Similarly, Shyam Subrahmanyam and certain other students approached the court challenging the action of private institutions in not allotting `B' category seats by the sliding method, which fell vacant. Mr. Justice Gopal Reddy while dismissing the writs filed by the private institutions, declared that the court could not ratify the irregularities nor permit the institutions to perpetuate such irregularities under the garb of the judicial process.

The Judge directed the university to constitute a mechanism wherein a competent authority would monitor and take up the admissions which fell vacant and which were not approved by the university. He also directed it to consider admissions of the candidates who secured seats as per ranking and reservation, in these institutions. He gave liberty to the authority to take steps including counselling, forwarding the list to the Medical Council of India and the Supreme Court for extension of deadline, if required.

Urdu university yet to start regular courses
23 Dec:The Moulana Azad National Urdu University , which was set-up as both a regular and distance education institution, has confined its business to the latter and is yet to start regular courses. The university came into existence in 1998 based on the Moulana Azad National Urdu University Act. Interestingly, many think that it is an open university because other than a diploma in education (D.Ed.) it does not offer any other regular course.According to the Act's guidelines, the university had to start professional and other regular courses besides extending hostel facility within the campus, for which it was provided with more than 200 acres of land in Manikonda in the city outskirts.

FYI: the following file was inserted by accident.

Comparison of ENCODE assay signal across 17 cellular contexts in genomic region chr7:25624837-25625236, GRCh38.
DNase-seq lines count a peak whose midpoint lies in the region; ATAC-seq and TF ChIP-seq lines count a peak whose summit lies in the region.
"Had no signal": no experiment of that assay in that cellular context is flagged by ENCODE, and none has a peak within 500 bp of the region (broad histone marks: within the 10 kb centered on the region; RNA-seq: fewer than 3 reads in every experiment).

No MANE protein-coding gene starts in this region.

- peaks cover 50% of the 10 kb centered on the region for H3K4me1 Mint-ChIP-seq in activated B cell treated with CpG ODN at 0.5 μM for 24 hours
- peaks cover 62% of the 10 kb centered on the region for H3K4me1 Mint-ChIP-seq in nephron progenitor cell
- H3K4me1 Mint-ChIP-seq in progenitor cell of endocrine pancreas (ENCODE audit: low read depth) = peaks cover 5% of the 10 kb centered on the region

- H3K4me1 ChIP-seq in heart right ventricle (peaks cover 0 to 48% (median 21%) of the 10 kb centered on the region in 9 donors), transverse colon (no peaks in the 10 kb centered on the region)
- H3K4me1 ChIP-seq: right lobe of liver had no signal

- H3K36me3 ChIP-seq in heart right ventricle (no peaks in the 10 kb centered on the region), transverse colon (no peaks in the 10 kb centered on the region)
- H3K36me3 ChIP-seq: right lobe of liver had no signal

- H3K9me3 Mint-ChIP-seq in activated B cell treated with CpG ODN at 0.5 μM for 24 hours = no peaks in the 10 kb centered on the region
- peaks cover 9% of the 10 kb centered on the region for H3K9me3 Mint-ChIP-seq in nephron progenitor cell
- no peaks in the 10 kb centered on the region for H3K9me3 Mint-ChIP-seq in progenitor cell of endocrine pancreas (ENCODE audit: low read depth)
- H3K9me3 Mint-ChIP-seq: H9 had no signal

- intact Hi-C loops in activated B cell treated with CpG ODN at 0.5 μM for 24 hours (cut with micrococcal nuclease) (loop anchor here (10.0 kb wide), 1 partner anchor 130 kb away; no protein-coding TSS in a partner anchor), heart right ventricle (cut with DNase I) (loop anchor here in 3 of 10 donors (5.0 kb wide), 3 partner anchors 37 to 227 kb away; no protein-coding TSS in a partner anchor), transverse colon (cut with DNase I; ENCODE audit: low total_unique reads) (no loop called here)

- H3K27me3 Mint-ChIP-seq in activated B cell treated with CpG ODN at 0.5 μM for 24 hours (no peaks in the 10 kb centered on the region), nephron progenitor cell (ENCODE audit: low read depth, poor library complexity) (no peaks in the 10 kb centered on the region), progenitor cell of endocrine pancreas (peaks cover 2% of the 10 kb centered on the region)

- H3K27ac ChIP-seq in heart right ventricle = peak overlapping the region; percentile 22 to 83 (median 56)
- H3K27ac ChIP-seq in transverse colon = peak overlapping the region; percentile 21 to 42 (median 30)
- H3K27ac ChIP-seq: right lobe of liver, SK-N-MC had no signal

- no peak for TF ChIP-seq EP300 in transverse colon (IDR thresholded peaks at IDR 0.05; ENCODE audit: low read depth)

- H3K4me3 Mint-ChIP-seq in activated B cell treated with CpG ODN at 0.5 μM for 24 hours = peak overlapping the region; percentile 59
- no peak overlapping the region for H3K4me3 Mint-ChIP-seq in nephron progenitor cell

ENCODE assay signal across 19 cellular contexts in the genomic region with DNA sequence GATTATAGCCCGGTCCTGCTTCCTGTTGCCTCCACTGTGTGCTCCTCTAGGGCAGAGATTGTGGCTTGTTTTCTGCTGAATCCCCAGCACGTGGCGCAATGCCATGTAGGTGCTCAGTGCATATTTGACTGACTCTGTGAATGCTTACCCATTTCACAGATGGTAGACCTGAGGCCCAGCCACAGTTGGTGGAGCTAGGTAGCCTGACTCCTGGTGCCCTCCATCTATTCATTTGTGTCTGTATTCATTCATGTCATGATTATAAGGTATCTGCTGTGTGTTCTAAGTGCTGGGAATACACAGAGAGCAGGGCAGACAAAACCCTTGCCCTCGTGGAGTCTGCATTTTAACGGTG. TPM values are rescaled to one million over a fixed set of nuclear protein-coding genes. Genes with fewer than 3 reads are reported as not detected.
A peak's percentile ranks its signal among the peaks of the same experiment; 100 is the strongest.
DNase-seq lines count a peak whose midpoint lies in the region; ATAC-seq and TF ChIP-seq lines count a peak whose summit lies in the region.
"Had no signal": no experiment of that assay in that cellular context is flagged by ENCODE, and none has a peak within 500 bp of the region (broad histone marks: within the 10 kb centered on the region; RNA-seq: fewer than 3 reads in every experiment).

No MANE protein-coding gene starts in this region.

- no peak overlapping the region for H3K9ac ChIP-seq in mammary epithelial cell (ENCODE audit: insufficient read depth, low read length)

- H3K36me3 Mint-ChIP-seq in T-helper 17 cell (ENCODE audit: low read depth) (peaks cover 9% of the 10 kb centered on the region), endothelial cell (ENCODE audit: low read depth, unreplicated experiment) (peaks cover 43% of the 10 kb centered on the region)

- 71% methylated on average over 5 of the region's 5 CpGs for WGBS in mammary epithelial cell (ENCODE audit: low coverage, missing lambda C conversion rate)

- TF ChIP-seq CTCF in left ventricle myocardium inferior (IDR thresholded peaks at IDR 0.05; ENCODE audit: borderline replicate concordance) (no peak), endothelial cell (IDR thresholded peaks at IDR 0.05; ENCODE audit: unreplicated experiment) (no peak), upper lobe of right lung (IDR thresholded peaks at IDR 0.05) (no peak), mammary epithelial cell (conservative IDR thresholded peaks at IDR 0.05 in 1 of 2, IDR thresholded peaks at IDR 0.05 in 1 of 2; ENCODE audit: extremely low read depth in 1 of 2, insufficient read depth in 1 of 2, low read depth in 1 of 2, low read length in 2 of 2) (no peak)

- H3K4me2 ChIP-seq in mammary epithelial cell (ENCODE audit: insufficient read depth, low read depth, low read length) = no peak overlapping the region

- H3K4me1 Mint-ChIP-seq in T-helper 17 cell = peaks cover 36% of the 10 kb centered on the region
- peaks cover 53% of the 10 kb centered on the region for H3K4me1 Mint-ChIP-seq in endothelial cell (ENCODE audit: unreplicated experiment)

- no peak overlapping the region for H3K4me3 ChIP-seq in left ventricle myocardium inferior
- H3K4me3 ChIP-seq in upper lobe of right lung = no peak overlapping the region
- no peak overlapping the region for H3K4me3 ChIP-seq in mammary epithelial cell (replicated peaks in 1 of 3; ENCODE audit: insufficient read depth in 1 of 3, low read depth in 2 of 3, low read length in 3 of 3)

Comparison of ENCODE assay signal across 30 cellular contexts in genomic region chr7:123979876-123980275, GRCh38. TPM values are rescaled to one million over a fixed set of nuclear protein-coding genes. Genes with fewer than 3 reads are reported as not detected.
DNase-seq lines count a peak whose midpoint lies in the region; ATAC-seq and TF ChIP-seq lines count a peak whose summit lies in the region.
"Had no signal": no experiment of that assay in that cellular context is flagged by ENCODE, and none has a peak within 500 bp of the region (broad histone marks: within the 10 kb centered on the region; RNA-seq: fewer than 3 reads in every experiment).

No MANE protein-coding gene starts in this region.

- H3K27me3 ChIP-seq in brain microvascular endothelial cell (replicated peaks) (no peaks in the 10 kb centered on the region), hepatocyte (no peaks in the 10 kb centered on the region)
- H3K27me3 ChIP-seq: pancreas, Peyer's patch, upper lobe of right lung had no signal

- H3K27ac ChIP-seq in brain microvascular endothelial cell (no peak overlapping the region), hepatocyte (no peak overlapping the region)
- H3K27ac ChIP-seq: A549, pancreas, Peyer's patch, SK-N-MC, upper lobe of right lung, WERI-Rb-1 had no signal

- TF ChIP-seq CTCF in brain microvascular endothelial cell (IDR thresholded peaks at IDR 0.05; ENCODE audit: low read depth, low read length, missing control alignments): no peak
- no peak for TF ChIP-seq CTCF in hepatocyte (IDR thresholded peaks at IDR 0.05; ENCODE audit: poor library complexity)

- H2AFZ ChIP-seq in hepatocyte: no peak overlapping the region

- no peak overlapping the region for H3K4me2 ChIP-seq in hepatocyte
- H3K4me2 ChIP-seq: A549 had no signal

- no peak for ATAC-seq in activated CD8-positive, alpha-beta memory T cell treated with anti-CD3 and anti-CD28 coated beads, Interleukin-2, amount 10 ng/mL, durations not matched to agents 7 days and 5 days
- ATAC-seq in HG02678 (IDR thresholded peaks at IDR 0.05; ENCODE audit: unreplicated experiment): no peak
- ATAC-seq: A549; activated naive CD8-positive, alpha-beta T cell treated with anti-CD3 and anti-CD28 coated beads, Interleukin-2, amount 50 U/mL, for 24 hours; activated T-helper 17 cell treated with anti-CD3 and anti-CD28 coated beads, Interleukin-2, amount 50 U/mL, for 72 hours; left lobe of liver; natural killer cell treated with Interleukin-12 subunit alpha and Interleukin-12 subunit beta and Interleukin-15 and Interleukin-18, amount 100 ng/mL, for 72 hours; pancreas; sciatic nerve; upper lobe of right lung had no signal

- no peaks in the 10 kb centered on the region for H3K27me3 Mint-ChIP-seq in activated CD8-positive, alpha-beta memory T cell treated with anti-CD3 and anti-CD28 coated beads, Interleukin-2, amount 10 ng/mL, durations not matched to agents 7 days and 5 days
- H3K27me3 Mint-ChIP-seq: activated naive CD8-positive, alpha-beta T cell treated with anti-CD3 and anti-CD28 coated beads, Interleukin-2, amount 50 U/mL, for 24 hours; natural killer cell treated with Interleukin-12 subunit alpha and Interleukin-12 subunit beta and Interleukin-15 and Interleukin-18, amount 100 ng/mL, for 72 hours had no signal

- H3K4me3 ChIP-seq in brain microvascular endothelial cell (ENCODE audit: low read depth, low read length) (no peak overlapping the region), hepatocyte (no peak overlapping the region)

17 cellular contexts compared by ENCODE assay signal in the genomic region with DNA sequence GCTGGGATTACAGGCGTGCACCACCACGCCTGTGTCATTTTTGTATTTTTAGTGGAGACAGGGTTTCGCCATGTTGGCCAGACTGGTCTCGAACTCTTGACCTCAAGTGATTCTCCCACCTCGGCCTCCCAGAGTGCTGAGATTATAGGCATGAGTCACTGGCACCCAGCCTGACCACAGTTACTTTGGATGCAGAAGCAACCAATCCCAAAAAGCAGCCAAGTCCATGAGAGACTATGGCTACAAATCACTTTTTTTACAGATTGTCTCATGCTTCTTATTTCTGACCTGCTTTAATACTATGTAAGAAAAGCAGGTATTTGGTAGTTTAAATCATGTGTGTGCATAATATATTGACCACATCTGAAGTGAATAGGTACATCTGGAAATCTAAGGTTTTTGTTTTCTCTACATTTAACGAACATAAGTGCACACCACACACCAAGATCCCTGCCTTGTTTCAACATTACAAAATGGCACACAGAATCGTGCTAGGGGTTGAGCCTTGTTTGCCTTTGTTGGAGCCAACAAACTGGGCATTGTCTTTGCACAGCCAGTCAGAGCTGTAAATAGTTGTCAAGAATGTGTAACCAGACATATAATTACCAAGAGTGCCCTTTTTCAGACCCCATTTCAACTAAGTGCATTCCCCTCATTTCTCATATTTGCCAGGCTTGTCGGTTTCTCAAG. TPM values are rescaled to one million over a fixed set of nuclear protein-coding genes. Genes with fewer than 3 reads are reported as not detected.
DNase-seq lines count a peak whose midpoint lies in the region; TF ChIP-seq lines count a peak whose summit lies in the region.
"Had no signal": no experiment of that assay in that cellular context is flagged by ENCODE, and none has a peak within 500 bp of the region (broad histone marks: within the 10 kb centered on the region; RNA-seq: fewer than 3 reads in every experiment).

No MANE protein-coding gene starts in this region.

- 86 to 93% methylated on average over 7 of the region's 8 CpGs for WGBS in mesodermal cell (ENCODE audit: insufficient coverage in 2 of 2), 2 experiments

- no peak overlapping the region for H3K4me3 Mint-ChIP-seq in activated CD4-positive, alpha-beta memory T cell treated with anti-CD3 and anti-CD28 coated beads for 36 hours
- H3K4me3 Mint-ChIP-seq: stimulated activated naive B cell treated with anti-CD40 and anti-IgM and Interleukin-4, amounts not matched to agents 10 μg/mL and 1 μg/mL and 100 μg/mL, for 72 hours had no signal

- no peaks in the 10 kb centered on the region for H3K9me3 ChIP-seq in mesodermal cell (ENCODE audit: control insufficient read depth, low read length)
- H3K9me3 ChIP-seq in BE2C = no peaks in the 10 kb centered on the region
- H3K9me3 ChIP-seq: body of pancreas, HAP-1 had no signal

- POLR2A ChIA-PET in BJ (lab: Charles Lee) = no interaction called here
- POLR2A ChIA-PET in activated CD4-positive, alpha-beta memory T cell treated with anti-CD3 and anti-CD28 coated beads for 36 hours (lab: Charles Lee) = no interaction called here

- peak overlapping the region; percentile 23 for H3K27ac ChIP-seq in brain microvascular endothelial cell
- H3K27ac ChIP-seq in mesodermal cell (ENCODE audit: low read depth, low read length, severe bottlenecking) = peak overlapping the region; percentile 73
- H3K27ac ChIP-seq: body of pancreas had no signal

The university is nearing its sixth year of existence, but many of its programmes are yet to be implemented. D.Ed. is its only regular course while some courses at the Bachelors level are run in the distance mode. There is an allegation that founder vicechancellor of the university Shameem Jairajpuri - whose five-year term ended in January 2003 - had not shown any interest to take up any of its intended programmes.

There were plans to set up departments of Urdu, English, Hindi, commerce, technical education, communication and journalism and women education. But the then vicechancellor neither presented the working papers to the academic council nor did he show any interest in implementing them. Though the course material for some courses including B.Ed. and journalism have been made available in Urdu, those courses have not yet started. The material being provided to the candidates of B.A. and B.Sc. are not of its own, but copied from Dr BR Ambedkar Open University based on an MoU.